Gamers worrying about Zelda 64's length after playing recent N64 releases such as Yoshi's Story or Quest 64 need not worry. This game is huge. Even after playing nothing but Zelda for a whole day, it looks like we have barely scratched the surface of this title. A quick look at the item screen after nine hours of gameplay reveals more empty spots than anything else. There are tons of things to collect, lots of melodies to learn, and plenty of items and weapons to boot. Yes, we've all seen the horse. Did we get to ride it yet? Nope. There are so many moves to learn, things to discover and objectives to fulfill, that Zelda will even keep expert-gamers playing for a long time. Scope Remember how impressive it was when you jumped around in the 3D environments of Super Mario 64 for the first time back in 1996? With Zelda 64, Nintendo is raising the stakes considerably. Once you step into the Hyrule fields, blinded by the early morning sun, you will be mesmerized by the incredible scale and depth of the landscapes. Rolling hills extend all the way to the far horizon, with Hyrule Castle barely visible in the hazy distance. After a few minutes, the sun will set, it will get dark, and the moon slowly rises in the sky. Far, far away, a wolf houls.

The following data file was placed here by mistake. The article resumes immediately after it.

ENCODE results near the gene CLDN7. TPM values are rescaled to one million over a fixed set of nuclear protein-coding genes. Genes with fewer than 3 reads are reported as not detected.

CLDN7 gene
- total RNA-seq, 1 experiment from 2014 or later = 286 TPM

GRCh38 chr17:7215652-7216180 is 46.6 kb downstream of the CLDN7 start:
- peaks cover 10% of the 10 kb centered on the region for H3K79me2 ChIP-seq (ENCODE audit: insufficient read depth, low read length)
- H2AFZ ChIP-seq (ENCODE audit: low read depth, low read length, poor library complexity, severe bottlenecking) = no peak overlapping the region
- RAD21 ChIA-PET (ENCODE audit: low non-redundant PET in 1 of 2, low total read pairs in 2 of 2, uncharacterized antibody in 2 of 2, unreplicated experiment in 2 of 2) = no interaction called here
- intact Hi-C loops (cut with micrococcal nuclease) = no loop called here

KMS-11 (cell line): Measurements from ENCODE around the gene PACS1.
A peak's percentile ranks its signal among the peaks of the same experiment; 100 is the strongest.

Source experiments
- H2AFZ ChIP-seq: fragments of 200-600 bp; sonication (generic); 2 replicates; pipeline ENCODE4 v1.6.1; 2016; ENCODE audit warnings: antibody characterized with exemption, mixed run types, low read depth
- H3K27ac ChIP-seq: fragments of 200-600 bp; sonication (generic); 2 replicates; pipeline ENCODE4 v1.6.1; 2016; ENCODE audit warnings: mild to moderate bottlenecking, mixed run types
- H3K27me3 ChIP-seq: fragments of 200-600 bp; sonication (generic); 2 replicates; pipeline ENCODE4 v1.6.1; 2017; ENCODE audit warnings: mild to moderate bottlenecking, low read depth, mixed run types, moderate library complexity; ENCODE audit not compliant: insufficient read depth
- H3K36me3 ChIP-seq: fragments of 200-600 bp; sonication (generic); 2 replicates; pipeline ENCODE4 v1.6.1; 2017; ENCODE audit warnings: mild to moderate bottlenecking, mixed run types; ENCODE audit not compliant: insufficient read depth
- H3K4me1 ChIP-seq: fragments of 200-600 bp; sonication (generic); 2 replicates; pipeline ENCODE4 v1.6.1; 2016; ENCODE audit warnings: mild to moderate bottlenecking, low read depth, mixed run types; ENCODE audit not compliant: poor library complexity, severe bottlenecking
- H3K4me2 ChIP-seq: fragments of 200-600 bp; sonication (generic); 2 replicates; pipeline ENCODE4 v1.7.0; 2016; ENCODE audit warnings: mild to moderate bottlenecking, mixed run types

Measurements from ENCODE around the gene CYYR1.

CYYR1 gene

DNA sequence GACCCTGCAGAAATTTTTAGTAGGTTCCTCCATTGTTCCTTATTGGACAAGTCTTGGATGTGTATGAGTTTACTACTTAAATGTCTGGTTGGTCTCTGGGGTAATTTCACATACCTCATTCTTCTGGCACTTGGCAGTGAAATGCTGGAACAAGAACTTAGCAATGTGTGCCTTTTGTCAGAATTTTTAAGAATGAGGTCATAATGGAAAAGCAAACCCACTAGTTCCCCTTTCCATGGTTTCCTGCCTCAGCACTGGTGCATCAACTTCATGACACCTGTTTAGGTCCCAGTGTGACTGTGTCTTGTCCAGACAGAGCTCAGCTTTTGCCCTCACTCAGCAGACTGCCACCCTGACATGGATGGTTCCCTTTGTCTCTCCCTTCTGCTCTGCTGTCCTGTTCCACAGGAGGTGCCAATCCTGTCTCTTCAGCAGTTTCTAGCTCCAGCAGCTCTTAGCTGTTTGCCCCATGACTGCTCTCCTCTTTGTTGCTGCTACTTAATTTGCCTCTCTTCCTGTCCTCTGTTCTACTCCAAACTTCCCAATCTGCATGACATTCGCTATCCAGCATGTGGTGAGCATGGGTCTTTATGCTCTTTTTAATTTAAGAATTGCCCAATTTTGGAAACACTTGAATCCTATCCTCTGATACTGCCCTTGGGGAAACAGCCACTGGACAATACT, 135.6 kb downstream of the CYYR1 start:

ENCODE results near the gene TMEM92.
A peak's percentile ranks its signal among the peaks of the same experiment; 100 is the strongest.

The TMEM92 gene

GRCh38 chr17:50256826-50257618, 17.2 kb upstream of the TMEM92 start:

The graphics are incredible. Whereas Nintendo concentrated on framerate and speed with F-Zero X, Zelda 64 is all about detail and visibility. There is no fog. The towns are highly detailed with elaborate wall textures that are directly affected by Link's glowing fairy, Navie, and the beautiful day/night changes. Characters animate fluidly and display several different expressions on their faces. While the texture resolution and design is not always up to par with Rare's Banjo-Kazooie, the polygonal environments, colors, and visibility are the best yet seen on the system. There wasn't a person in the room who wasn't surprised and impressed over the style and atmosphere in this game.